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, 9 (4), e01229

A Resting-State Study of Volumetric and Functional Connectivity of the Habenular Nucleus in Treatment-Resistant Depression Patients

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A Resting-State Study of Volumetric and Functional Connectivity of the Habenular Nucleus in Treatment-Resistant Depression Patients

Shu-Xin Luan et al. Brain Behav.

Abstract

Objective: To investigate the volumetric and functional connectivity of the habenular nucleus in treatment-resistant depression (TRD) patients using the resting-state functional magnetic resonance imaging (rs-fMRI) approach.

Methods: A total of 15 TRD patients, who visited the Mental Health Institute of the First Hospital Affiliated with Jilin University between August 2014 and March 2015, along with 15 normal subjects, were enrolled into this study for structural and functional imaging. Functional connectivity analysis was performed using bilateral habenular nuclei as the region of interest in contrast to whole-brain voxels.

Results: No significant difference of absolute volume was found in bilateral habenular nuclei between TRD patients and healthy controls, or after controlling for individual total intracranial volume. However, functional connectivity analysis showed increased connectivity between the right habenular nucleus with the medial superior frontal gyrus, anterior cingulate cortex and medial orbitofrontal gyrus, and decreased connectivity with the corpus callosum in the TRD group. For the left habenular nucleus seed, the brain region with increased functional connectivity in the inferior temporal gyrus and decreased functional connectivity in the insular was found in the TRD patients.

Conclusion: Abnormal functional connectivity was present between the habenular nucleus and the default mode network in TRD patients. Dysfunction in habenular nucleus-related circuitry for processing negative emotion might form the pathological basis for TRD. Significant asymmetric functional connectivity was also found between bilateral habenular nuclei in TRD patients. Such asymmetry suggests potentially divergent strategy for intervention on bilateral habenular nucleus regions in the future management of depression.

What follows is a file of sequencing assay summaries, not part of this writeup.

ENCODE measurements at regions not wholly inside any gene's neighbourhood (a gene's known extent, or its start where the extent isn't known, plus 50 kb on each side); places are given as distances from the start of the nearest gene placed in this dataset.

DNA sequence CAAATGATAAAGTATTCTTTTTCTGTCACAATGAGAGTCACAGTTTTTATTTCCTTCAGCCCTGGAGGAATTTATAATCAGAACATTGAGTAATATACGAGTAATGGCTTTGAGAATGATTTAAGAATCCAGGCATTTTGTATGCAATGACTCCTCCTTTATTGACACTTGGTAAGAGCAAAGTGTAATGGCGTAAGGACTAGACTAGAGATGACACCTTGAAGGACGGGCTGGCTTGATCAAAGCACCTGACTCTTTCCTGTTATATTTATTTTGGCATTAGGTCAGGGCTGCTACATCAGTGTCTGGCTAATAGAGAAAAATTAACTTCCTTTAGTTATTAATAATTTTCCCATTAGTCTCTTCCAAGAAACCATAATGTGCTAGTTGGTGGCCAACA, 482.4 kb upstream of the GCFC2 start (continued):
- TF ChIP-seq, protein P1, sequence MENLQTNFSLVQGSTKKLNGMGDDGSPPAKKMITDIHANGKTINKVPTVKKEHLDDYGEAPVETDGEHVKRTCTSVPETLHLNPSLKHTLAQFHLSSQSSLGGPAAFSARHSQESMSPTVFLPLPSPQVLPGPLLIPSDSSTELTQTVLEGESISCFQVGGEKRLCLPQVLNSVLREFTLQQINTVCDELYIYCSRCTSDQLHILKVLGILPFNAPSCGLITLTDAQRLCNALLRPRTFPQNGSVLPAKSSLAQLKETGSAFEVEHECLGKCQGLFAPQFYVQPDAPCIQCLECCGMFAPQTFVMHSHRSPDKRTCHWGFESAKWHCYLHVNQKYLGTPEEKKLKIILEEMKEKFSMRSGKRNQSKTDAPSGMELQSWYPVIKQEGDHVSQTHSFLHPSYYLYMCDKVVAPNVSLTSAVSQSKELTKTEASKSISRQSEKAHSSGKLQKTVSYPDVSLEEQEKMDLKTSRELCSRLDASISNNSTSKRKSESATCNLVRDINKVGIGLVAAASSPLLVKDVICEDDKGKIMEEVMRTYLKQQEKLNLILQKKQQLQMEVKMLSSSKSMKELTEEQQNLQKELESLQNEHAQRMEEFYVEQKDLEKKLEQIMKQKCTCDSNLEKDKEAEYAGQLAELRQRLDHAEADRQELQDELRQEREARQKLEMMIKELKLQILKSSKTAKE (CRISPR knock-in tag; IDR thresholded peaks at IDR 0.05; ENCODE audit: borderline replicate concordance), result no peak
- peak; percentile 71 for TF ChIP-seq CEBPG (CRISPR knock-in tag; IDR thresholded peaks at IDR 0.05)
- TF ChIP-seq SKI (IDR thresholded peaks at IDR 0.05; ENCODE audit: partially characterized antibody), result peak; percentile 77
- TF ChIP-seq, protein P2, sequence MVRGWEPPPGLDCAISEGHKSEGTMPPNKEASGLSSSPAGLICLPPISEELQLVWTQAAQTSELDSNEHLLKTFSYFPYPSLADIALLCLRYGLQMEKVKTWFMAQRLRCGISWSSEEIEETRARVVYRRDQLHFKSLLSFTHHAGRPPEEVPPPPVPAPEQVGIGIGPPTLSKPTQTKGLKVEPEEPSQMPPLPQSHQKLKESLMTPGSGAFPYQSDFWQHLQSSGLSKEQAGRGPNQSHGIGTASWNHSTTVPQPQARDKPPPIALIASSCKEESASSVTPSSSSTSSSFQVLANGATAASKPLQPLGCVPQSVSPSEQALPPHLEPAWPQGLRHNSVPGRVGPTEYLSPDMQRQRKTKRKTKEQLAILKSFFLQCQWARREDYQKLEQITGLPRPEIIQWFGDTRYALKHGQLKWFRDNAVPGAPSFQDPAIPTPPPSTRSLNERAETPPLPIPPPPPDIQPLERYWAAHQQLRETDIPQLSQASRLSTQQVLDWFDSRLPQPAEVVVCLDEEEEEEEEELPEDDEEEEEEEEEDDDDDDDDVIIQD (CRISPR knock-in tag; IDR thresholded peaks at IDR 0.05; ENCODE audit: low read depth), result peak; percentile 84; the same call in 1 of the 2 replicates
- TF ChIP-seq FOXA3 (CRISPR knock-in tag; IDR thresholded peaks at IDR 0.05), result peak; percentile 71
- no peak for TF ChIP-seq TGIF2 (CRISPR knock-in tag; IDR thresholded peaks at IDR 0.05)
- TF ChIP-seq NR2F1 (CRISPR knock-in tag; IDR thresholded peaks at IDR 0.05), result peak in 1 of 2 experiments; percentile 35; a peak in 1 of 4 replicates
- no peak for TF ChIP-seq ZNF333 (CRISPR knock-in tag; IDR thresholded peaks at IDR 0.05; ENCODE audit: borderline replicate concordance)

Keywords: functional connectivity analysis; habenular nucleus; rs-fMRI; treatment-resistant depression.

Conflict of interest statement

None declared.

Figures

Figure 1
Figure 1
Images of the habenular nuclei. Habenular nuclei in the coronal, transversal, and sagittal planes. Native T1 maps (a) and T1 maps with manually segmented habenular nucleus (b). Right habenular nucleus voxel overlay in green and left habenular nucleus voxel overlay in red
Figure 2
Figure 2
Functional connectivity with bilateral habenular nuclei in healthy subjects. (a) Left lateral view under rs‐fMRI; (b) Right lateral view. Red scale indicates positive to negative connectivity with the habenular nuclei under the resting state. (One‐sample t tests, with a p < 0.001 threshold; Alphasim corrected, Cluster size >13 voxels). rs‐fMRI: resting‐state functional magnetic resonance imaging
Figure 3
Figure 3
Functional connectivity with bilateral habenular nuclei in TRD patients. (a) Left lateral view under rs‐fMRI; (b) Right lateral view. Red scale indicates positive to negative connectivity with the habenular nuclei under the resting state. (One‐sample t tests, with a p < 0.001 threshold; Alphasim corrected, Cluster size >13 voxels). TRD: treatment‐resistant depression; rs‐fMRI: resting‐state functional magnetic resonance imaging
Figure 4
Figure 4
Functional connectivity toward the habenular nuclei between healthy subjects and TRD patients. Brain regions exhibiting increased (red) or decreased (blue) resting‐state functional connectivity with the left (a) and right (b) habenular nuclei in TRD subjects compared with healthy controls were shown in the coronal, sagittal, and axial views with the MNI location. The color bar indicates the t‐value. TRD: treatment‐resistant depression; MNI: Montreal Neurological Institute

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